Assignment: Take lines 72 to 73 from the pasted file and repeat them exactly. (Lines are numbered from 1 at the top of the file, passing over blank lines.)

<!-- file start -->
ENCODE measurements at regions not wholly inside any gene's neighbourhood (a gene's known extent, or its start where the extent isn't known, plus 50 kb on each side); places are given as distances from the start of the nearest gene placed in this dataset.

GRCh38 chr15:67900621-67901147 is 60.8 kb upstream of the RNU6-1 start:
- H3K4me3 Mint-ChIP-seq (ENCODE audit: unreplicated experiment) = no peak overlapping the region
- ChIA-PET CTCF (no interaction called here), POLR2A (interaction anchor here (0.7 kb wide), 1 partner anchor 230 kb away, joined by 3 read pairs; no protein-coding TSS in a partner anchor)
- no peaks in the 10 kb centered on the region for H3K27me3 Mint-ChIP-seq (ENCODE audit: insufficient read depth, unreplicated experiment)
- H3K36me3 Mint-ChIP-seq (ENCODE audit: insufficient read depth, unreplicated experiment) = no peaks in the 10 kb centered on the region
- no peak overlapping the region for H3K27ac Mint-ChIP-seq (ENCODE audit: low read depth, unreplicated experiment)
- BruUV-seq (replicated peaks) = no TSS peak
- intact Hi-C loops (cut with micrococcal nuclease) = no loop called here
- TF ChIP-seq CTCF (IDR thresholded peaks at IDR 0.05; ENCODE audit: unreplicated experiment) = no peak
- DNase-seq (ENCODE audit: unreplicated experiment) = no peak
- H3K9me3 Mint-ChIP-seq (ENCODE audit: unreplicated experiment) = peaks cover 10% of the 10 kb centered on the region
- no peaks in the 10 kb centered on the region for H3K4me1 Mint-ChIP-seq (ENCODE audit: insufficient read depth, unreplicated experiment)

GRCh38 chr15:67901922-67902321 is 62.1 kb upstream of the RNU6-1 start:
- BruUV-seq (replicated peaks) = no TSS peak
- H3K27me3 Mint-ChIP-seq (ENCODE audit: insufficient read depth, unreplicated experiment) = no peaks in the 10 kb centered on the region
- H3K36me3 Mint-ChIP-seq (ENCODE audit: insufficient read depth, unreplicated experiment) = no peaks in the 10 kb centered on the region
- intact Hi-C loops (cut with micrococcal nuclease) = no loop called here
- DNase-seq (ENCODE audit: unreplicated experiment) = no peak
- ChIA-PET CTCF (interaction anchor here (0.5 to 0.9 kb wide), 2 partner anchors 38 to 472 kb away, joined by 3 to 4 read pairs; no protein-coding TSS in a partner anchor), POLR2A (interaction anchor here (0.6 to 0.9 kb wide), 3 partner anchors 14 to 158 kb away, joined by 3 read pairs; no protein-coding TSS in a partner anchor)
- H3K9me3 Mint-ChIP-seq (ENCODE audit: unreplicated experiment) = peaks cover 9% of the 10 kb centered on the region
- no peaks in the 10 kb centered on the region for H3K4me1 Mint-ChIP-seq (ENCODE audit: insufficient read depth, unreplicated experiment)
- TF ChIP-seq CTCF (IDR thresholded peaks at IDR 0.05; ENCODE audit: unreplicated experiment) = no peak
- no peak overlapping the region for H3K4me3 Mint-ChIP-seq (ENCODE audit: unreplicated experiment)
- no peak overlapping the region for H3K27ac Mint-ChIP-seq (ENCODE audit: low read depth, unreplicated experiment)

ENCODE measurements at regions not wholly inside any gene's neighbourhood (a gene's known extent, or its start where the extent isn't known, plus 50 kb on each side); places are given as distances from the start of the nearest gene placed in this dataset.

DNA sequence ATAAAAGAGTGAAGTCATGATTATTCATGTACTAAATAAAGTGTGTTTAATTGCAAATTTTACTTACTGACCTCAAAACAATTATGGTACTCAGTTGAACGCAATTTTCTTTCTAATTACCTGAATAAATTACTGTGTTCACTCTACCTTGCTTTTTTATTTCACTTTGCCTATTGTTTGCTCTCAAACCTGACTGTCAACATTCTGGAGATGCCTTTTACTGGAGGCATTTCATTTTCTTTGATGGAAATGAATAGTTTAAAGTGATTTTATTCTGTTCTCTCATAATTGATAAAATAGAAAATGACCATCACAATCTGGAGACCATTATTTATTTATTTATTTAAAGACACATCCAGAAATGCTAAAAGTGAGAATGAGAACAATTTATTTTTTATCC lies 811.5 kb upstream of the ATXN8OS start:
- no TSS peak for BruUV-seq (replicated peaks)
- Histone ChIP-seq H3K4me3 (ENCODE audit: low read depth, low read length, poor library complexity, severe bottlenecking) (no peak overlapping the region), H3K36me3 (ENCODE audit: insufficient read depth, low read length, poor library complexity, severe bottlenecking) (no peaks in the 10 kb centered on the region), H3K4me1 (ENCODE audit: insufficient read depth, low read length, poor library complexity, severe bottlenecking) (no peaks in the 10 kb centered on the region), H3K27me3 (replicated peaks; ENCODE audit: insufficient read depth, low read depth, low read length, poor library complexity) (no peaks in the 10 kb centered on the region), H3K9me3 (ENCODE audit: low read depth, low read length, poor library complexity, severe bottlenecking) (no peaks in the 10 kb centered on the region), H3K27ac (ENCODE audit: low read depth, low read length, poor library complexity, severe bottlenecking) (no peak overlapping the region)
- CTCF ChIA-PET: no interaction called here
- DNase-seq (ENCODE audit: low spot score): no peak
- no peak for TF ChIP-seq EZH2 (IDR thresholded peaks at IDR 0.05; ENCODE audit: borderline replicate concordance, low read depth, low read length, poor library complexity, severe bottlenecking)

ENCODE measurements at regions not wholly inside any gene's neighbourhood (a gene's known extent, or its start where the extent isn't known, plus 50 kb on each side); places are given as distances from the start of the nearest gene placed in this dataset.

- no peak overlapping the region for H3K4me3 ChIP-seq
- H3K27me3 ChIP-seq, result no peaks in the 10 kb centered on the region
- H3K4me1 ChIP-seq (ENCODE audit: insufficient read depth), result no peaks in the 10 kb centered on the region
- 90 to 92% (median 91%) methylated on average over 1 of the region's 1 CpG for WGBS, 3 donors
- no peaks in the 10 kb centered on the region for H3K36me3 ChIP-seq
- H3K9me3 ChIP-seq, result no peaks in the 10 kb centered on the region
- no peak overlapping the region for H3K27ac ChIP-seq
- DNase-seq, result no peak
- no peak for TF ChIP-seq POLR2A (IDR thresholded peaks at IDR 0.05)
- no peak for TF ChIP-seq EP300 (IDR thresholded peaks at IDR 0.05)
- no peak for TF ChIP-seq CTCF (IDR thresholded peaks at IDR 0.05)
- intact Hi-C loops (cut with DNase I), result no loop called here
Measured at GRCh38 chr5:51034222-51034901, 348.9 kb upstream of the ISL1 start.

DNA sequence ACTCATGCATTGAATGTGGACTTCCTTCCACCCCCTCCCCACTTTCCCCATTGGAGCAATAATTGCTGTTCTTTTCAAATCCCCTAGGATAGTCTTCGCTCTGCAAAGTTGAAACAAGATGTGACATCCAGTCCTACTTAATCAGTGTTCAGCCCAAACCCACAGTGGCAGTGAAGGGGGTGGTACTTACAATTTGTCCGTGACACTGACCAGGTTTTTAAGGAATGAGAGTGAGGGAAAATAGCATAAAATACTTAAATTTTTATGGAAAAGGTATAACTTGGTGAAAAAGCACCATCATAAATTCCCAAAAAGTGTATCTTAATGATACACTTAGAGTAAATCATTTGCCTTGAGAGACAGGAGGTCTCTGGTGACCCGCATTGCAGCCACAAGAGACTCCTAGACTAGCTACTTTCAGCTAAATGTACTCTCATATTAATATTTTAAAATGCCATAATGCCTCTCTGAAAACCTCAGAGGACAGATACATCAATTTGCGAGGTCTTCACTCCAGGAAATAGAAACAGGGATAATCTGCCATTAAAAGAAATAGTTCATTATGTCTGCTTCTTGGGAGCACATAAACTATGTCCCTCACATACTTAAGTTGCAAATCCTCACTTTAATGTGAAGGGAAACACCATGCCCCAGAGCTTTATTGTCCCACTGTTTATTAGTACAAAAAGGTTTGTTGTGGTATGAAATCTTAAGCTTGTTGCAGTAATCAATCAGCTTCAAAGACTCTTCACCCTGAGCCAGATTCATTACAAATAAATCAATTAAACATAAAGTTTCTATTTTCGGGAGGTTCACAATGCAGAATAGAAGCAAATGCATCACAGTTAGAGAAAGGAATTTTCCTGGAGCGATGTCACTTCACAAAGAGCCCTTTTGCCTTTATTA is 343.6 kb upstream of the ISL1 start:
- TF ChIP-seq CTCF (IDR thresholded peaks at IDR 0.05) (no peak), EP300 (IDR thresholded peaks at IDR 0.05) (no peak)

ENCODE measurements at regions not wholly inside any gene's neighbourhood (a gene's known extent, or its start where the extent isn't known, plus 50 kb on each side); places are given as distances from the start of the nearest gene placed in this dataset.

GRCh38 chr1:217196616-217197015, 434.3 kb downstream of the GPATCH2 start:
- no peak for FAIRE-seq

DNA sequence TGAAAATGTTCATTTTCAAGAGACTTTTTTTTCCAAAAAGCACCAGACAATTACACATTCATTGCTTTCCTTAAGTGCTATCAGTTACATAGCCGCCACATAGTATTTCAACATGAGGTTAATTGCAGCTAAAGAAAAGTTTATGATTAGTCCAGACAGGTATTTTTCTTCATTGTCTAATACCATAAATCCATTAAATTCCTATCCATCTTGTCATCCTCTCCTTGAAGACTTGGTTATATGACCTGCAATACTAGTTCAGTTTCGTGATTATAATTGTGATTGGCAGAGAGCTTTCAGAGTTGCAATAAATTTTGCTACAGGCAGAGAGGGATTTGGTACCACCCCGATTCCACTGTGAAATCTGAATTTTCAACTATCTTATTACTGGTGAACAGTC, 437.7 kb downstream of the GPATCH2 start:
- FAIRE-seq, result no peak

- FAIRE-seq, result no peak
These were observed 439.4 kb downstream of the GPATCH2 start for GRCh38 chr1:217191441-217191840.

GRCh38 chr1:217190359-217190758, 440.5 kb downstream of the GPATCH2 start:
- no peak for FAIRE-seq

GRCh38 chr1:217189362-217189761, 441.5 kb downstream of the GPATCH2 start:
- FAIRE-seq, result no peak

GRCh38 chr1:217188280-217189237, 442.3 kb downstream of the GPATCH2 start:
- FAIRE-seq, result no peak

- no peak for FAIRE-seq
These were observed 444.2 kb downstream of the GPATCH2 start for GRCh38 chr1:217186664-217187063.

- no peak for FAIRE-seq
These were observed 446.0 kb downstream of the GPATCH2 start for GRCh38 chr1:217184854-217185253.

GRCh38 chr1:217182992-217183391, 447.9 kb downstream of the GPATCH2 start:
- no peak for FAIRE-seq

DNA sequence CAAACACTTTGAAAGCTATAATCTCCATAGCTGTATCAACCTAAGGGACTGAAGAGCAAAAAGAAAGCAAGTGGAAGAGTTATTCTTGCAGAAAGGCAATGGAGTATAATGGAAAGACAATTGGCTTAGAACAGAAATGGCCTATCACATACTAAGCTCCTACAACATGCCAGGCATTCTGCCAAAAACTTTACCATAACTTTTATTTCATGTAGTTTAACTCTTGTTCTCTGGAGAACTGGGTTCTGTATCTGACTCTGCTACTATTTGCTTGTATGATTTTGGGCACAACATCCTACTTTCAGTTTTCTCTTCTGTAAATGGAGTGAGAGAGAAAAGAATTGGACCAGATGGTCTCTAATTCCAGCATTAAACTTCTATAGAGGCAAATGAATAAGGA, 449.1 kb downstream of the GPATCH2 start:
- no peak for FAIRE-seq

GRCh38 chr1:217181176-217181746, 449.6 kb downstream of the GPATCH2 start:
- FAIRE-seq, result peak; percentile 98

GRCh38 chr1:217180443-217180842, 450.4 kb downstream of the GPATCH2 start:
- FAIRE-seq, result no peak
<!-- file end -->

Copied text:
GRCh38 chr1:217180443-217180842, 450.4 kb downstream of the GPATCH2 start:
- FAIRE-seq, result no peak